Sleeping the way Tom Brady sleeps just got cheaper. The New England Patriots quarterback and five-time Super Bowl champion has switched his official mattress from a Simmons Beautyrest Black (top price: $4,800) to a king-size foam model from online startup Molecule (price: $1,900).
“They sent it to the house and I just loved it,” said Brady, who took delivery of the new bed at his home in Brookline, Mass., in April and signed on with the company in July. His deal with Simmons Bedding Co. ended last year. “There’s a lot of really disruptive things happening in that industry right now.”
Brady joins Seattle Seahawks quarterback Russell Wilson in Molecule’s stable of athlete endorsers, along with gymnast Nastia Liukin, rower Susan Francia and husband-and-wife distance runners Ryan and Sara Hall. Both Brady’s and Wilson’s deals include equity stakes in the company. Molecule also has a partnership with the New York Mets.
Founded last year by 45-year-old serial entrepreneur Albert Oh and backed by One Rock Capital Partners, a New York City private equity fund that also owns a leading foam manufacturer, Molecule is attempting to crack the crowded online mattress business by offering beds for performance-minded consumers. Its main selling point is foam that helps keep the body cool.
“We invested a lot of time, capital and resources into developing this proprietary airflow foam,” said Oh. The company’s mattresses, he said, move twice as much air away from the body as traditional foam, which helps prevent tossing and turning and promotes the deep sleep that, in addition to other benefits, contributes most to recovery. (Daniel Barone, an assistant professor of neurology at Weil Cornell Medical College and a paid consultant to Molecule, said independent research backs up the claims of keeping body temperature cooler than other foams.)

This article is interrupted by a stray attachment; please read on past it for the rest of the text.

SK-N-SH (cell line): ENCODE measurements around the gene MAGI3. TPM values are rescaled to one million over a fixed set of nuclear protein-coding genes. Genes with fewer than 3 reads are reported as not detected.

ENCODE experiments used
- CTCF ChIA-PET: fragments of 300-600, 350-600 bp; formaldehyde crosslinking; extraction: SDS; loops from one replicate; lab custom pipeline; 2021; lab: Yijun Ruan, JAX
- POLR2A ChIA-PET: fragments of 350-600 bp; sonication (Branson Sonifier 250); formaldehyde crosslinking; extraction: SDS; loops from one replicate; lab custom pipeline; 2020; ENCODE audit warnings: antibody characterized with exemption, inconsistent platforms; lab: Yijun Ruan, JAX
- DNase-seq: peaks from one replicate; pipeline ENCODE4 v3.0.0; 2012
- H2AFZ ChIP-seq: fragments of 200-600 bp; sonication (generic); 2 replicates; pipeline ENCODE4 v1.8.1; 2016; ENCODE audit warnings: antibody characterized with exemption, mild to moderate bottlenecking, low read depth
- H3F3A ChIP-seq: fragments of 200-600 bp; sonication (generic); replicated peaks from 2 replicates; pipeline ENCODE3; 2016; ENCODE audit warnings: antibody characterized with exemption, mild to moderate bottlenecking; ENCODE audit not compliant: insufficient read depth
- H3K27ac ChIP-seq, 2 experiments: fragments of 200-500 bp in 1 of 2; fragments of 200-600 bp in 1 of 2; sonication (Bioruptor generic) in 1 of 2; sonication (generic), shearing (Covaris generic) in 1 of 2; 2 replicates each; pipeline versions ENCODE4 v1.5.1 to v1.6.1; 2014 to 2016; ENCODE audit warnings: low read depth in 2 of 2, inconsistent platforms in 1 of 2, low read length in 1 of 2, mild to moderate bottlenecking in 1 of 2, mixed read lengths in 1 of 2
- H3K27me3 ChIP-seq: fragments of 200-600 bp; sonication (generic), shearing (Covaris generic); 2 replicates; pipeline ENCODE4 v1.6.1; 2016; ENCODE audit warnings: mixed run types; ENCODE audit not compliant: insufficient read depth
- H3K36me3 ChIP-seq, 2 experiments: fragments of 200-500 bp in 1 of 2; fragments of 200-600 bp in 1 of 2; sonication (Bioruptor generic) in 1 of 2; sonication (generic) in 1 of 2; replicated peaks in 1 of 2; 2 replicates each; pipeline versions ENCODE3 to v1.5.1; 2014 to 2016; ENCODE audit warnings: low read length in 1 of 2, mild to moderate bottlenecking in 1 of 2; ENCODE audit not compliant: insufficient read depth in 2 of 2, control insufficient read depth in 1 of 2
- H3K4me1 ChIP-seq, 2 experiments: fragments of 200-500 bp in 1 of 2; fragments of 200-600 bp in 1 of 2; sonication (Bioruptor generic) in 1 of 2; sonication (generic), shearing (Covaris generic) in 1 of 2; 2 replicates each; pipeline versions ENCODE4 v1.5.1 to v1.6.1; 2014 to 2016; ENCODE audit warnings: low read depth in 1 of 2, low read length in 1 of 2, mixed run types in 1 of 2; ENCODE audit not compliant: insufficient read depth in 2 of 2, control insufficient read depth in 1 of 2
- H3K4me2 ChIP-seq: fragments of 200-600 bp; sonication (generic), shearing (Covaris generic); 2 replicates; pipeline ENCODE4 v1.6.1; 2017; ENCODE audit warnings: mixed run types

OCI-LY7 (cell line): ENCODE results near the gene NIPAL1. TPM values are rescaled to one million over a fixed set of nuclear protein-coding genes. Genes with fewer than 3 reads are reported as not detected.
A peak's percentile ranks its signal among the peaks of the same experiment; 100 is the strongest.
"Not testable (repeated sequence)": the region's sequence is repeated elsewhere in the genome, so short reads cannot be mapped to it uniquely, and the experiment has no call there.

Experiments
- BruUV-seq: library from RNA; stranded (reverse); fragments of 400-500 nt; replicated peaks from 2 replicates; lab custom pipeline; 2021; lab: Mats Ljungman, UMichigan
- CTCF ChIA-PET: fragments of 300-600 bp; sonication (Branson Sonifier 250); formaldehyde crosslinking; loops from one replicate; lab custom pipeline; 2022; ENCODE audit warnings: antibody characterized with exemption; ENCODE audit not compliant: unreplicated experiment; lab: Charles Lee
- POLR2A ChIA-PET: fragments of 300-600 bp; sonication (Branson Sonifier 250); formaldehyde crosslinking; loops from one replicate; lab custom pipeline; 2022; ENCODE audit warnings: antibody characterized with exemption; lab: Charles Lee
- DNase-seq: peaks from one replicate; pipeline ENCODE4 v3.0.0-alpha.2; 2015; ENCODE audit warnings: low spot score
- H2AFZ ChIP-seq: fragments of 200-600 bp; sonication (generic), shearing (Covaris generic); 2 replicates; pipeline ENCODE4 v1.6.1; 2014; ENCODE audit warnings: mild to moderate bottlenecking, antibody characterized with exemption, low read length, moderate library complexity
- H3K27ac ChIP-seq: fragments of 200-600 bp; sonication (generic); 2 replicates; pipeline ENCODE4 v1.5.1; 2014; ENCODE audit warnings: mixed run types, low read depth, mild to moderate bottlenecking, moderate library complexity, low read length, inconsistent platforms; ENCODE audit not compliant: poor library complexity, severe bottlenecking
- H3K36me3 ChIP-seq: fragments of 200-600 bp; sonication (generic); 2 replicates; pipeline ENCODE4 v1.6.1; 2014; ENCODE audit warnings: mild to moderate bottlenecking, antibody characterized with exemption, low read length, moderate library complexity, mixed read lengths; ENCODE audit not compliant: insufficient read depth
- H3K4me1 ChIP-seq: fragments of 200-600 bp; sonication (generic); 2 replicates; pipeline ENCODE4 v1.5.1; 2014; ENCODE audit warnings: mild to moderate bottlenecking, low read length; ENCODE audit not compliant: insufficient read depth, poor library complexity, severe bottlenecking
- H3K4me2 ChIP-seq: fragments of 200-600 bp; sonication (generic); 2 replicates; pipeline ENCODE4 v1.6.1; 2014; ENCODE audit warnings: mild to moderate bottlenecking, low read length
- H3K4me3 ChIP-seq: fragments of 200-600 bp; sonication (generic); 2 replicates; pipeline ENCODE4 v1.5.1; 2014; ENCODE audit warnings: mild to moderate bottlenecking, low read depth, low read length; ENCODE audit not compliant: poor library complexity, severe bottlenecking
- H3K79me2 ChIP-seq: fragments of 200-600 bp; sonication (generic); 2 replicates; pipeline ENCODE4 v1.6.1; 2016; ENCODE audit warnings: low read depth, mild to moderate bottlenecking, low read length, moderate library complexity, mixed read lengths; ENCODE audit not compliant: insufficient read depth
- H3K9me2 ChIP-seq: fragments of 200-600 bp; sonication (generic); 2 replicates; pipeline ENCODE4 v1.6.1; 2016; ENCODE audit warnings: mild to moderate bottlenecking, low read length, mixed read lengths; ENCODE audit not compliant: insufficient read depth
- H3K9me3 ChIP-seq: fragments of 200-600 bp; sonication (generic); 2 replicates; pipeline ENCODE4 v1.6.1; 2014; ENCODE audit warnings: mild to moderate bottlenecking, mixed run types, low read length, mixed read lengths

Professional athletes have begun paying increased attention to sleep and recovery. Oh saw an opportunity to marry that trend with the growing bed-in-a-box industry, in which Casper, Tuft & Needle, Purple and Helix Sleep are already battling it out. “We’re a little bit late to the game,” he acknowledged. “We knew we needed to establish credibility with the right ambassadors.”
That’s where Brady comes in. The 18-year NFL veteran has made a side career of health and wellness through his TB12 brand, which sells meal kits, supplements and workout gear. He also has a line of “athlete recovery sleepwear” with Under Armour Inc. “Sleep is something that I have talked about for many years now, how important it is to recovery not just for athletes but for everybody,” Brady said in a phone interview on a Saturday in August, on his way to Gillette Stadium. He said he sleeps eight to nine hours most nights. “That’s the only way for me. I’m 41 and I’m still playing with all these kids, so I’ve got to get as much rest as possible.”
He struggles, though, on nights after games: “I wish I could sleep good after games. That’s not really the case.” He likes the Molecule mattress, he said, because it offers the right support and keeps him cool.
Brady’s foray into wellness is controversial. His personal trainer, Alex Guerrero, has been barred by the Federal Trade Commission from calling himself a doctor and blamed for causing a rift between Brady and his coach and Patriots ownership. Asked why anyone should take his advice on health and mattress choices, Brady laughed. “I get that a lot,” he said. “I agree. I think at the end of the day being comfortable, sleeping, your mattress, is really a personal choice.”